CLEVELAND — March is Kidney Cancer Awareness Month. After a terrifying fight with the disease, Boys and Girls Club counselor Andre Townsend has made it his mission to raise health awareness. Townsend wants to take health concerns beyond fear of violence; he wants people to be aware of what’s happening inside their body.
"Thought I had kidney stones, because I had a real bad pain in my back area,” said Townsend. “Wake up, I can’t breathe. I’m like: okay, maybe it’s just old age. Doctor says: I’ve got good news and bad news.”
The good news: Dr. Venkatesh Krishnamurthi’s staff knew what it was. The bad news: it was kidney cancer.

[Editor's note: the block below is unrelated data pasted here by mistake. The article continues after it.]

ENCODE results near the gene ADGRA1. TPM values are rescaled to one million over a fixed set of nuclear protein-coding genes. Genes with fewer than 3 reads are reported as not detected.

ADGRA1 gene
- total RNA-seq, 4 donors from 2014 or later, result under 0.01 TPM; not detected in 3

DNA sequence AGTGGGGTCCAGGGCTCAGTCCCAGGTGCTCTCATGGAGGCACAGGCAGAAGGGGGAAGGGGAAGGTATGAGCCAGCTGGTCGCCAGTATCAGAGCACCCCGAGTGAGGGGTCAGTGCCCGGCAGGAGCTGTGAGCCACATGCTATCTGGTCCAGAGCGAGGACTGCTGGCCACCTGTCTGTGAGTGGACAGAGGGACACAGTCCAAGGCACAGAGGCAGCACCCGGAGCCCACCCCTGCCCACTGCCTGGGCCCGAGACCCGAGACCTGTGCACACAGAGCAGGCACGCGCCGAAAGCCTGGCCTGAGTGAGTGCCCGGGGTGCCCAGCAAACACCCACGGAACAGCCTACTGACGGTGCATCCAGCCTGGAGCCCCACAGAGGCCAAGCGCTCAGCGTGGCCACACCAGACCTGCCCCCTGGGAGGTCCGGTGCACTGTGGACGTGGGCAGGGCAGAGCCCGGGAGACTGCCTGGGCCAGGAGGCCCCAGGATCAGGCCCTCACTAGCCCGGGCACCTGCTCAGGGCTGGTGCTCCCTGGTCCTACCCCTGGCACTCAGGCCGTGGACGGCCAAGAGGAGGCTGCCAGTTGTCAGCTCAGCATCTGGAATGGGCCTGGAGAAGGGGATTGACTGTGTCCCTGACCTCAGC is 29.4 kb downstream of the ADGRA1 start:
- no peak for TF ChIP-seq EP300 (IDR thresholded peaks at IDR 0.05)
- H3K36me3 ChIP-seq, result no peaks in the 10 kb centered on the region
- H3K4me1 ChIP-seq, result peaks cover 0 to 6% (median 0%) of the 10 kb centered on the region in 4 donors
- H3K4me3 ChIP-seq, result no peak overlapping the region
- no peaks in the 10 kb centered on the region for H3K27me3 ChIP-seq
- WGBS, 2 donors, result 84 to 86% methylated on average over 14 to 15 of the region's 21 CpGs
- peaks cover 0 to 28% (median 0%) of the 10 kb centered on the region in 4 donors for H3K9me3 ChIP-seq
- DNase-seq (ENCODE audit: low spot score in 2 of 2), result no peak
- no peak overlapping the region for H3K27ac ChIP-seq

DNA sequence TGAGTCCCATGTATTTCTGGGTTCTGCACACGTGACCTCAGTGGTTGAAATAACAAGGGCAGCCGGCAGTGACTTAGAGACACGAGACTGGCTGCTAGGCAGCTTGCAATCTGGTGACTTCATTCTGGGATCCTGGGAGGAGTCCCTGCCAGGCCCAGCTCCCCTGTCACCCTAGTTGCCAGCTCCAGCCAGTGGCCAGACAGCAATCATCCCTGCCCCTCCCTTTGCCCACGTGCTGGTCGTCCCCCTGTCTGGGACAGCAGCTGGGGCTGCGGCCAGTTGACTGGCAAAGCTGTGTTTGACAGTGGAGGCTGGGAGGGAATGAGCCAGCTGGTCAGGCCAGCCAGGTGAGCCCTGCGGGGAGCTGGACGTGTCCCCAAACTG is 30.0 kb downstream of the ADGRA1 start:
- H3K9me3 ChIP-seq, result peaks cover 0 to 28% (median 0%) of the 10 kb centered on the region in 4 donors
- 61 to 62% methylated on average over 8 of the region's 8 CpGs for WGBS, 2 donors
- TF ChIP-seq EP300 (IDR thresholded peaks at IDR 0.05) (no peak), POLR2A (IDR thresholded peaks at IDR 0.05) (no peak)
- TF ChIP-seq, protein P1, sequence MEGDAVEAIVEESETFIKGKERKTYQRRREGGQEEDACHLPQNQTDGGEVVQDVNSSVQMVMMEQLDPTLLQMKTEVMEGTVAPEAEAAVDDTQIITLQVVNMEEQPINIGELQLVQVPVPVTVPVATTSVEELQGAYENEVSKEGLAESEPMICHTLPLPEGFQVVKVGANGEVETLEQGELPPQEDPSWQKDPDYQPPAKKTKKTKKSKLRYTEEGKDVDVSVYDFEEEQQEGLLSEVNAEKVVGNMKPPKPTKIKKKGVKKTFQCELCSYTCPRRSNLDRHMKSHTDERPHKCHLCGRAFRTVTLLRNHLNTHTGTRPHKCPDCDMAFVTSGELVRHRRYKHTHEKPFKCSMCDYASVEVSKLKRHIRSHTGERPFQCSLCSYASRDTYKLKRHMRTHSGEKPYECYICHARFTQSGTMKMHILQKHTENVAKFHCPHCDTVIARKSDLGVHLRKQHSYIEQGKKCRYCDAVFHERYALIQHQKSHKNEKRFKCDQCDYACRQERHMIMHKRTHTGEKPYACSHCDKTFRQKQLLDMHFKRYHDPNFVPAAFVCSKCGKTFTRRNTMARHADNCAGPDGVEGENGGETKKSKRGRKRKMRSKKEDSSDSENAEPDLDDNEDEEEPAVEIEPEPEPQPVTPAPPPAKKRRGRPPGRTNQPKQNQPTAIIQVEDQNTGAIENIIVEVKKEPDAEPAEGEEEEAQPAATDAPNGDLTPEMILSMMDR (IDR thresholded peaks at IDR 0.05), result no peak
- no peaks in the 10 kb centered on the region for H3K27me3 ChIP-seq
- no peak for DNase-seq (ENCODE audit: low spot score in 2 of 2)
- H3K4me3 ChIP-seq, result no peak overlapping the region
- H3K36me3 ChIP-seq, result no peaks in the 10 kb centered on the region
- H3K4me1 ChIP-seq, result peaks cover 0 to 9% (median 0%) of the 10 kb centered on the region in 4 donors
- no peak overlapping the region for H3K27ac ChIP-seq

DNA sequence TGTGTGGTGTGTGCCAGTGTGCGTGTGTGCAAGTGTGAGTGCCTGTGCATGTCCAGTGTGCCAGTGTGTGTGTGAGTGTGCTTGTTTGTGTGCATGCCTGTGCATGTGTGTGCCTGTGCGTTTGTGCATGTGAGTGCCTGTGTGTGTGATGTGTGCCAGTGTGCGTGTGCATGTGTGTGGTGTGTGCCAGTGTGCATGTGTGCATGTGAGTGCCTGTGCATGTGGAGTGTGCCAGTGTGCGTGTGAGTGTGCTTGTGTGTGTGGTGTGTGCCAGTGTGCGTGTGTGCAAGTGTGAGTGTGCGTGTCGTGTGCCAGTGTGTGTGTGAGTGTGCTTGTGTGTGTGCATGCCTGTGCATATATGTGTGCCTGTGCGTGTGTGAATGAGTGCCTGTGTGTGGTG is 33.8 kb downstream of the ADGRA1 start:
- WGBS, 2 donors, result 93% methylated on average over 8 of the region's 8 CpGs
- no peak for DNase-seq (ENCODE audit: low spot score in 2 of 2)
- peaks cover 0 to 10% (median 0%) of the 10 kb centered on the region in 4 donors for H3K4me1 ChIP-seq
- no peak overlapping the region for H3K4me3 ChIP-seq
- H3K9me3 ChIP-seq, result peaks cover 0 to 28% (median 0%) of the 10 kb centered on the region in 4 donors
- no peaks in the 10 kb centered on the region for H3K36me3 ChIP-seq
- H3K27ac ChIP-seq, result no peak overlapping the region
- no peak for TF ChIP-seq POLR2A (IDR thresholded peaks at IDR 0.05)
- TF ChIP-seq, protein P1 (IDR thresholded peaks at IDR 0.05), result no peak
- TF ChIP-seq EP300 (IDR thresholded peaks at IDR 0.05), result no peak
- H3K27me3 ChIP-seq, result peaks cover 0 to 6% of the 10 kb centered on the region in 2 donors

“Kidney cancer is a relatively common cancer,” said Dr. Krishnamurthi. “One of the signs is microscopic blood in the urine. Visible blood in the urine, weight loss, pain in the back- upper back area."
Townsend's case was advanced, but still in the curable stage, Dr. Krishnamurthi said. Kidney cancer is rarely hereditary. It has a tendency to grow into the major vein.
"His case was almost up to the lower portion of the heart, so it’s removing the kidney and cleaning out that major vein," Dr. Krishnamurthi said. "It’s a life-threatening problem, for sure.”
After surgery, which Dr. Krishnamurthi said took eight to nine hours, Townsend made changes for himself. He switched his diet and lost 60 pounds. Now, Townsend is in Dr. Krishnamurthi’s office every six months.
The operation changed the message he shares with kids at the Boys and Girls Club.
“God was with me,” said Townsend.
Townsend's case shows that poor health isn’t always what someone does to you, but also what you do to yourself.